SEC and Actively Managed Exchange Traded Funds

The following post comes to us from Jayant W. Tambe, partner focusing on litigation concerning securities, derivatives, and other financial products at Jones Day, and is based on a Jones Day alert.

Nearly three years after the U.S. Securities and Exchange Commission (“SEC”) effectively froze the creation of actively managed and leveraged exchange traded funds (“ETFs”) that utilize options, futures, swaps, and other derivatives as part of their investment strategies, the SEC has lifted the moratorium on the use of derivatives by actively managed funds while continuing to restrict the use of derivatives by leveraged ETFs. The SEC’s decision follows a Concept Release issued last August soliciting comments on the issue from the public. ETFs, which are typically registered as open-ended investment companies under the Investment Company Act of 1940 (the “’40 Act”), usually require exemptive relief from the SEC because certain common features of ETFs do not comport with the strict provisions of the ’40 Act.

On December 6, 2012, in a speech to the American Law Institute’s Conference on Investment Adviser Regulation in New York City, Norm Champ, Director of the Division of Investment Management, announced the SEC has reversed course and “will no longer defer consideration of exemptive requests under the Investment Company Act relating to actively managed ETFs that make use of derivatives.” In his speech, Director Champ made clear the SEC’s decision was subject to two important conditions, each designed to address the concerns by the SEC back in March 2010 when it first imposed the moratorium on derivatives. To that end, issuers seeking to create an actively managed ETF that employs derivatives will be required to represent: “(i) that the ETF’s board periodically will review and approve the ETF’s use of derivatives and how the ETF’s investment adviser assesses and manages risk with respect to the ETF’s use of derivatives; and (ii) that the ETF’s disclosure of its use of derivatives in its offering documents and periodic reports is consistent with relevant Commission and staff guidance.”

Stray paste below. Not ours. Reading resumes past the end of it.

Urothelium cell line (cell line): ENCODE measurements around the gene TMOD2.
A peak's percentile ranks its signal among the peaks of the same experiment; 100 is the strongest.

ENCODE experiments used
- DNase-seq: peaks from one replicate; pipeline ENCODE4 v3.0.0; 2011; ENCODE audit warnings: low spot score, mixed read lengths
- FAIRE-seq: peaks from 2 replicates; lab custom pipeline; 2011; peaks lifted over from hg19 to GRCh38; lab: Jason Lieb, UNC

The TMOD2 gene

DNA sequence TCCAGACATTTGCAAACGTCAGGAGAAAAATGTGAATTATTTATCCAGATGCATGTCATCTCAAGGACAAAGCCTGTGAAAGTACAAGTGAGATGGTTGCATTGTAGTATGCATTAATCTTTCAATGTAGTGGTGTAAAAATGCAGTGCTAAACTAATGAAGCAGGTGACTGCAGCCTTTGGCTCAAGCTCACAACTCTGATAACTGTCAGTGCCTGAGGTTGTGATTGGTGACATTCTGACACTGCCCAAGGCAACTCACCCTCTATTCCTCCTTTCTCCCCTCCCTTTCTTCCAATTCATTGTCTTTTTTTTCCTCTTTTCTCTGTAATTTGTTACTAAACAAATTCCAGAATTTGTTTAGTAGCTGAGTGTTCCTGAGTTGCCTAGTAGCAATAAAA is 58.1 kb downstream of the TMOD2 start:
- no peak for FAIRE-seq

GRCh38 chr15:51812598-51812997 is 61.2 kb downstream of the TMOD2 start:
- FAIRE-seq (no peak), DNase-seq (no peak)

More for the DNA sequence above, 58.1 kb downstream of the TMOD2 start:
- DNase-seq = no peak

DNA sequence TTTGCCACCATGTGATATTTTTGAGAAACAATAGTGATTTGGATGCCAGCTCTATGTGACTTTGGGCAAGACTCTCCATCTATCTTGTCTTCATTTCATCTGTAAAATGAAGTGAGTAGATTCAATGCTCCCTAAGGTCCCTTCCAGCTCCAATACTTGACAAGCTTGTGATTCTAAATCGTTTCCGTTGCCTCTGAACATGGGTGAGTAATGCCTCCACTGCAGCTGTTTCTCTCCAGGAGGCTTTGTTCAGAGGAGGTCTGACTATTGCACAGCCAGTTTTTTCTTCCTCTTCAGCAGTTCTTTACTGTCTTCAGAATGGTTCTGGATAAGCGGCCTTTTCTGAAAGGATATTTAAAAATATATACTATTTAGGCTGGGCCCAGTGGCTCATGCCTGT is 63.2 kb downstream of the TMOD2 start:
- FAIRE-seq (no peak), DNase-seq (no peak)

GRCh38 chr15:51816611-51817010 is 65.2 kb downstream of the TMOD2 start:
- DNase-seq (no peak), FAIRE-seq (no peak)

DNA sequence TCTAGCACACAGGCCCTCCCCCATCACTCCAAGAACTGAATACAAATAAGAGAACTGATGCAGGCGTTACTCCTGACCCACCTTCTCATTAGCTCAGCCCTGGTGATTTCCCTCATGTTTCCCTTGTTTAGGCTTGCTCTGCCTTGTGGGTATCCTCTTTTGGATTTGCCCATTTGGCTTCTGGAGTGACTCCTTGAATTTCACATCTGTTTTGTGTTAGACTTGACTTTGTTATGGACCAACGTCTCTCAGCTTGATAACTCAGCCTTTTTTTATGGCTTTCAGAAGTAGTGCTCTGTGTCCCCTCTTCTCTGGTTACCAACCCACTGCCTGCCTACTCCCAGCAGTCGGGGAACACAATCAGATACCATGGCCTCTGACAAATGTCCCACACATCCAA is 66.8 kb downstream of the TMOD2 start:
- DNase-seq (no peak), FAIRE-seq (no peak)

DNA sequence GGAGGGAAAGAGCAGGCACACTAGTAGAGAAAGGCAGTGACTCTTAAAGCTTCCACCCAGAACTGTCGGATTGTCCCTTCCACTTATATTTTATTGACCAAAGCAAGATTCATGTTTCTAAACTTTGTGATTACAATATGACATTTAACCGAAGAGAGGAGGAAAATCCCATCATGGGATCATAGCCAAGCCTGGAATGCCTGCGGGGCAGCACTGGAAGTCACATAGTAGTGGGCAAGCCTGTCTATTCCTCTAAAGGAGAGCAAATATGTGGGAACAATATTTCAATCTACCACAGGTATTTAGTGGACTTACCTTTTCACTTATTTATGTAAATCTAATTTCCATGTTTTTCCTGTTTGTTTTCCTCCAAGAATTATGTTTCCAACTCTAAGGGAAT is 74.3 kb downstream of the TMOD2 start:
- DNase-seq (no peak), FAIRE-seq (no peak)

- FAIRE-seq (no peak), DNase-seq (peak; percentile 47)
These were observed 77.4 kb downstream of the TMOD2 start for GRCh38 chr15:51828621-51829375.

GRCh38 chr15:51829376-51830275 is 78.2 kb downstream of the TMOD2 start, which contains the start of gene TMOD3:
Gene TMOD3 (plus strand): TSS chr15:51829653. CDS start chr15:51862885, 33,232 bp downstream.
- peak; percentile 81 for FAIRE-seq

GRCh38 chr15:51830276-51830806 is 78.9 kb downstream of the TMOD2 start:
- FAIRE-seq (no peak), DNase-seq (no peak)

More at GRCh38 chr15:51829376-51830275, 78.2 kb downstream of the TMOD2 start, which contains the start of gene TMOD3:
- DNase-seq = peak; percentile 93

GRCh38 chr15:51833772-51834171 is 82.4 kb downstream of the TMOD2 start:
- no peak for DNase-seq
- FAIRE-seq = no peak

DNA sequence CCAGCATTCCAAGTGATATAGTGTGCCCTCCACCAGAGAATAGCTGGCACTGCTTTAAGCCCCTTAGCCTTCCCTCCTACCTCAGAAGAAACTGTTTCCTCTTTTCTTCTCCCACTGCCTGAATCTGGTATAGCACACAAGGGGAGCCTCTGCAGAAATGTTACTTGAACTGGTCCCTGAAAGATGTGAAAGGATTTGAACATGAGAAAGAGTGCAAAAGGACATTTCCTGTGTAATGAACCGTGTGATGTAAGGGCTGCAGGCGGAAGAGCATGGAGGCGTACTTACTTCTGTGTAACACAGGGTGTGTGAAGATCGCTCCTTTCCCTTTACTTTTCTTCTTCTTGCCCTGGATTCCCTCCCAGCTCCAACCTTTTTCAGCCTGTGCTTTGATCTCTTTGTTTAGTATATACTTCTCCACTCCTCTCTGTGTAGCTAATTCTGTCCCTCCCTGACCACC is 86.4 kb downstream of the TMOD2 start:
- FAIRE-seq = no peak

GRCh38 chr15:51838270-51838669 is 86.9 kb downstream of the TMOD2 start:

Importantly, however, the SEC is lifting only its moratorium on the use of derivatives by actively managed ETFs. Actively managed ETFs are similar to mutual funds in that they rely on an investment manager to select investments rather than tracking a market index or other benchmark like a traditional ETF. They represent a small but fast-growing segment of the ETF market, and numerous ETF issuers are reportedly poised to take advantage of the SEC’s policy change. In addition, the SEC’s action could make it more appealing for traditional mutual fund companies to enter the ETF market, generating additional market share for—and competition within—the actively managed ETF space. Nonetheless, the exchanges in which actively managed ETFs are listed and trade must file Form 19b-4 for each ETF that uses derivatives with the SEC’s Division of Market Regulation and obtain the approval of the SEC prior to trading shares of such actively managed ETFs. These applications can be subject to delay in approving such applications.

The SEC still intends to effectively prohibit the creation of leveraged ETFs that use derivatives. The continuing prohibition on derivative use by leveraged ETFs, which generally seek to deliver multiples of the daily performance of the index or benchmark they track, accords with the SEC and other regulators’ heightened scrutiny in recent years of more complex and exotic exchange traded products. The SEC’s decision to differentiate between actively managed and leveraged ETFs in this case suggests that this scrutiny will continue.

A copy of Director Champ’s December 6, 2012 speech is posted here.

A copy of the Commission’s March 25, 2010 Notice on the use of derivatives is posted here.

A copy of the Commissions August 31, 2011 Concept Release is posted here.

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